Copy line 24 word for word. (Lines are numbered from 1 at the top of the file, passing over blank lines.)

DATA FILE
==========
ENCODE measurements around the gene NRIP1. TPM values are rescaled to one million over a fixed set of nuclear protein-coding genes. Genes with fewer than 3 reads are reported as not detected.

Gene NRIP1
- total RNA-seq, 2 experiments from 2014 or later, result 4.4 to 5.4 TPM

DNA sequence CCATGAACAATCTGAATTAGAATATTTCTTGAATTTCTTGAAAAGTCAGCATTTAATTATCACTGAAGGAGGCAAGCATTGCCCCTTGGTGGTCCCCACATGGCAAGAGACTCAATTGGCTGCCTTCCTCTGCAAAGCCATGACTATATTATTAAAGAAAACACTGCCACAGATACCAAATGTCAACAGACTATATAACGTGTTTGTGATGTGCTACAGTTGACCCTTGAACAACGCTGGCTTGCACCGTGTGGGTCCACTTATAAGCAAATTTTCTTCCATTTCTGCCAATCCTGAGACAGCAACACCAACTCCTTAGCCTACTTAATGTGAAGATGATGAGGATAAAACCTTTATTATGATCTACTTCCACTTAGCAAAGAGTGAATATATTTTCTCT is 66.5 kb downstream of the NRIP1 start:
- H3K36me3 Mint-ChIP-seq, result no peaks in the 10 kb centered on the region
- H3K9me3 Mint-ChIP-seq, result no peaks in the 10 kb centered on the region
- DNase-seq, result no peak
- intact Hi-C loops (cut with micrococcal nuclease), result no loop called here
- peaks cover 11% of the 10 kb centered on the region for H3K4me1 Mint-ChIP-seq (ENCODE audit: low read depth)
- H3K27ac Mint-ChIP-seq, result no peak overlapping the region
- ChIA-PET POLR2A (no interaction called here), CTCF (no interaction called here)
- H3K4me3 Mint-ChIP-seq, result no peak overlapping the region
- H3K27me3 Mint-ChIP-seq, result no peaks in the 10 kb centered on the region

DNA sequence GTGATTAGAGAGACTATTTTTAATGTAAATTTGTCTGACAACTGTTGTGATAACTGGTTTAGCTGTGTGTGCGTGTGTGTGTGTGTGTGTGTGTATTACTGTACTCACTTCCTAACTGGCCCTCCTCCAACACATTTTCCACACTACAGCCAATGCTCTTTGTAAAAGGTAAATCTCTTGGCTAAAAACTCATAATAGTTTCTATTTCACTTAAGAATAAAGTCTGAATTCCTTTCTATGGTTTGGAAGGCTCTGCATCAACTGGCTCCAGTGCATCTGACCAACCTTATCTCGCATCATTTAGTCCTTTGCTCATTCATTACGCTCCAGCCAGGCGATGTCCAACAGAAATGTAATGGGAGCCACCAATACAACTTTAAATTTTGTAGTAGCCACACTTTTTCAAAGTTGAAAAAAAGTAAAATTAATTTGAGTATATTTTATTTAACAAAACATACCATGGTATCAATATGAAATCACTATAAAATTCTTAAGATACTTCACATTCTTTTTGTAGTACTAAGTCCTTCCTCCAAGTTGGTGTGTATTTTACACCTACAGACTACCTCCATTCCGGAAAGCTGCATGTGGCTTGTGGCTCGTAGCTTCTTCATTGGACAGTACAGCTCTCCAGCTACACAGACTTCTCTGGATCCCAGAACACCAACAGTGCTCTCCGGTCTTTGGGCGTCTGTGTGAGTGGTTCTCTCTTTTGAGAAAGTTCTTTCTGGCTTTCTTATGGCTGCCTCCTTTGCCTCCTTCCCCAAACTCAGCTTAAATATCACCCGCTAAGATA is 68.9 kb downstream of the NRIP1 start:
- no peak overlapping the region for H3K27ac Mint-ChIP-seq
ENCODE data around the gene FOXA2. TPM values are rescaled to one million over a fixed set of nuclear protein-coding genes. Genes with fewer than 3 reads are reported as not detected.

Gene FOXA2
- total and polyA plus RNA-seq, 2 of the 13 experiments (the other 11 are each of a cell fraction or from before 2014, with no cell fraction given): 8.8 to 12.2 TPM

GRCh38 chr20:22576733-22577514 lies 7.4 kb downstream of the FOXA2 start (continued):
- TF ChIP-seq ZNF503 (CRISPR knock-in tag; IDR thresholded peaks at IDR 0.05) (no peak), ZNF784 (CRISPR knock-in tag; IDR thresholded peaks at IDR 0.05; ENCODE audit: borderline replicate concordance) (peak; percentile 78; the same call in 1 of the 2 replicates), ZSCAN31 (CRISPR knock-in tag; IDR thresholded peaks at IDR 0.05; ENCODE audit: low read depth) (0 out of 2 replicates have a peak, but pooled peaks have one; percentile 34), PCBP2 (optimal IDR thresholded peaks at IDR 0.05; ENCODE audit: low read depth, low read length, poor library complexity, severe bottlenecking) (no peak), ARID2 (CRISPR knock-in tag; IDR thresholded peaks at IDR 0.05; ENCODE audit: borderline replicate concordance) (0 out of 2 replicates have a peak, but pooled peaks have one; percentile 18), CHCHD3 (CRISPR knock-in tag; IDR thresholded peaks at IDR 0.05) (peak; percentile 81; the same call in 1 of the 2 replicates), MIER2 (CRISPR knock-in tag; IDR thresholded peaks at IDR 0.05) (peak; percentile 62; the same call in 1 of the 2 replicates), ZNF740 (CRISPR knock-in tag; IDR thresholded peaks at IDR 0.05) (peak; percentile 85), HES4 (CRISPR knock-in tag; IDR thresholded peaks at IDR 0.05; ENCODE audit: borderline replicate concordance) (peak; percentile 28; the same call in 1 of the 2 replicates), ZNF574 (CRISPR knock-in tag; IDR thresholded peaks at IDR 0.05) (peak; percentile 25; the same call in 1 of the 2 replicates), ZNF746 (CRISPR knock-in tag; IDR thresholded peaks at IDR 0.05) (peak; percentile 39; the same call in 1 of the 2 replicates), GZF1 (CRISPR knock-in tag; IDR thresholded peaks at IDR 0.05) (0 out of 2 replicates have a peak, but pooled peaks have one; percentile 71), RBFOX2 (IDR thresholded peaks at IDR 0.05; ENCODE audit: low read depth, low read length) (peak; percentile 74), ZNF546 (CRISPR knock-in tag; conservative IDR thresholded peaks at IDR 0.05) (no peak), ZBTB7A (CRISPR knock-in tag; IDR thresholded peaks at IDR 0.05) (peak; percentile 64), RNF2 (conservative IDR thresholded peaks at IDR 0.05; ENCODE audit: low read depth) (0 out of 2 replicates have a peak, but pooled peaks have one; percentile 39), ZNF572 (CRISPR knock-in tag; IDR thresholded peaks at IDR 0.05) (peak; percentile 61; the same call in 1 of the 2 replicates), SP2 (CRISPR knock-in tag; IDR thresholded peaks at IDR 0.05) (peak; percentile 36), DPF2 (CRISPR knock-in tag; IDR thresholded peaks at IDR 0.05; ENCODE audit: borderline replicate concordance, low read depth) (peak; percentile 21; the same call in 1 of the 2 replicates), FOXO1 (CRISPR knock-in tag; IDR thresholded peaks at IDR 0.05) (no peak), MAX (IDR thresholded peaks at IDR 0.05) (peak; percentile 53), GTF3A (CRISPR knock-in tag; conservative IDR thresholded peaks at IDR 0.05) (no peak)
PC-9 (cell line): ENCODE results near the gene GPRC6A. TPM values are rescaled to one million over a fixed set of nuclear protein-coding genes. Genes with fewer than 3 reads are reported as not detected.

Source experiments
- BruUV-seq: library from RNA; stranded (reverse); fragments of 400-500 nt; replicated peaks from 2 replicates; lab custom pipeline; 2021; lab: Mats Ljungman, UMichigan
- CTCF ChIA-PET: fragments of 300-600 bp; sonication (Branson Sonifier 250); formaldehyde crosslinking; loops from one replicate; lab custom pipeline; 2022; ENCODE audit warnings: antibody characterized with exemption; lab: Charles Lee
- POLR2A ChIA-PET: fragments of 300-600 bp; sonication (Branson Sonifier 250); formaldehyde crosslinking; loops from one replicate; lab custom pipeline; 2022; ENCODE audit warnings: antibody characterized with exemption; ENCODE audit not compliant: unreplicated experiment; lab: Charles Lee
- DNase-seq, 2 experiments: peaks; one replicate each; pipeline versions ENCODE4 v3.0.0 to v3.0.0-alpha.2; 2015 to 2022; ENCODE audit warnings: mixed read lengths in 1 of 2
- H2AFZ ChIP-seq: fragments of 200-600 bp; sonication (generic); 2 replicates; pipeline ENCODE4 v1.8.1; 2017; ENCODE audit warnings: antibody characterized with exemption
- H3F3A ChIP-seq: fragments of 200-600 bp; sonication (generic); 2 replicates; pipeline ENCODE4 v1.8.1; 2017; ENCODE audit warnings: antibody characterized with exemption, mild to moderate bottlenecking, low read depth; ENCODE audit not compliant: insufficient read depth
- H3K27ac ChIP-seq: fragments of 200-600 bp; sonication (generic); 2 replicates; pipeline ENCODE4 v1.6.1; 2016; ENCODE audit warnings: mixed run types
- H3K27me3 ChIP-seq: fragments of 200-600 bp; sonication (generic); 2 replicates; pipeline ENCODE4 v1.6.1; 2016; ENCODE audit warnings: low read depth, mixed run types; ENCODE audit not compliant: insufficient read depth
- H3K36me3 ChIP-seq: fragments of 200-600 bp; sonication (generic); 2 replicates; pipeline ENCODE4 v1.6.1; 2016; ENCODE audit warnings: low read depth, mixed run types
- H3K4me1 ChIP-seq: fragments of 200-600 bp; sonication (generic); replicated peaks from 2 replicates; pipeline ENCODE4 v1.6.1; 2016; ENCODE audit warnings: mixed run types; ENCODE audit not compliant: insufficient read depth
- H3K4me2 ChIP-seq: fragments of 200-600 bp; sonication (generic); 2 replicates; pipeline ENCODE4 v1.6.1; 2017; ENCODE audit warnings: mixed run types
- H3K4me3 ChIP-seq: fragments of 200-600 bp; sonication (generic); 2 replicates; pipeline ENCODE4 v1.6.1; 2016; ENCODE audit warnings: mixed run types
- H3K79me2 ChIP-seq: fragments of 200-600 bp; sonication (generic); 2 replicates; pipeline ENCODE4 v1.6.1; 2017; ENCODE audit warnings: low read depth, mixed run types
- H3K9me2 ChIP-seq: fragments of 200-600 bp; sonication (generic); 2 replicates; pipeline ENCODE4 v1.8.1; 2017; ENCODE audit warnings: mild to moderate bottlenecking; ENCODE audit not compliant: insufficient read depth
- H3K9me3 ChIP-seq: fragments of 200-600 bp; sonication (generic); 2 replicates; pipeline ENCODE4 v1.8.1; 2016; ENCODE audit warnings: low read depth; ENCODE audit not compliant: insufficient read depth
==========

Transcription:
- CTCF ChIA-PET: fragments of 300-600 bp; sonication (Branson Sonifier 250); formaldehyde crosslinking; loops from one replicate; lab custom pipeline; 2022; ENCODE audit warnings: antibody characterized with exemption; lab: Charles Lee